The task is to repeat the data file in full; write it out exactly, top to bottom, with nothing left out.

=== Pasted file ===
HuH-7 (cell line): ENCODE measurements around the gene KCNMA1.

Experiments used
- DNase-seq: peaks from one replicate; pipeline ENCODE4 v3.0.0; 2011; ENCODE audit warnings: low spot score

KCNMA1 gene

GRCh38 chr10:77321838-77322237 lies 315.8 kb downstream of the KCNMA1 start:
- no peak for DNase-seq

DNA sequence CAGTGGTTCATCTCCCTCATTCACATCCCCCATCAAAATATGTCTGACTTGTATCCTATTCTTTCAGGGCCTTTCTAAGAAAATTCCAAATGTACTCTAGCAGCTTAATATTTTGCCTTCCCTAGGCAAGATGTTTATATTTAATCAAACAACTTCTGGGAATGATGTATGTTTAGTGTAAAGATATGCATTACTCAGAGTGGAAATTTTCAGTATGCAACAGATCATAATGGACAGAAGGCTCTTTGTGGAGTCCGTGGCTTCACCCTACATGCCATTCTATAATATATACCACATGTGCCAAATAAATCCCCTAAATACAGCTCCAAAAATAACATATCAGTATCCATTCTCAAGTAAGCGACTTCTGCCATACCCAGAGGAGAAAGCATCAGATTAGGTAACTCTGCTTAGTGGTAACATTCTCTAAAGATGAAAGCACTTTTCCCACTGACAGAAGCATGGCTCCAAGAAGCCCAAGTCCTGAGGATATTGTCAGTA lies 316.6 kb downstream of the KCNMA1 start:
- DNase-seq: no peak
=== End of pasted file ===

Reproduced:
HuH-7 (cell line): ENCODE measurements around the gene KCNMA1.

Experiments used
- DNase-seq: peaks from one replicate; pipeline ENCODE4 v3.0.0; 2011; ENCODE audit warnings: low spot score

KCNMA1 gene

GRCh38 chr10:77321838-77322237 lies 315.8 kb downstream of the KCNMA1 start:
- no peak for DNase-seq

DNA sequence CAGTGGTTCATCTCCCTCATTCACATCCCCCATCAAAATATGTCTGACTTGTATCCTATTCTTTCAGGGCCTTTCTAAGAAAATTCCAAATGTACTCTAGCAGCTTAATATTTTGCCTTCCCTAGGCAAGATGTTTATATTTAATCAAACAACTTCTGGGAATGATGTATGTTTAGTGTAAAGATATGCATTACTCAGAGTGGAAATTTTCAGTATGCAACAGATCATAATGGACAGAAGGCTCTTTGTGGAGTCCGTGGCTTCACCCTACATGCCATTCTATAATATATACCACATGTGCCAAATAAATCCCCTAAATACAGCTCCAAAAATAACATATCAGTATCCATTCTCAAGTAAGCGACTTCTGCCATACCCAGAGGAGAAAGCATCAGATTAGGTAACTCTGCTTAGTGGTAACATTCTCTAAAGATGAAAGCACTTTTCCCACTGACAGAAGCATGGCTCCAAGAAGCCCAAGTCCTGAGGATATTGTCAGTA lies 316.6 kb downstream of the KCNMA1 start:
- DNase-seq: no peak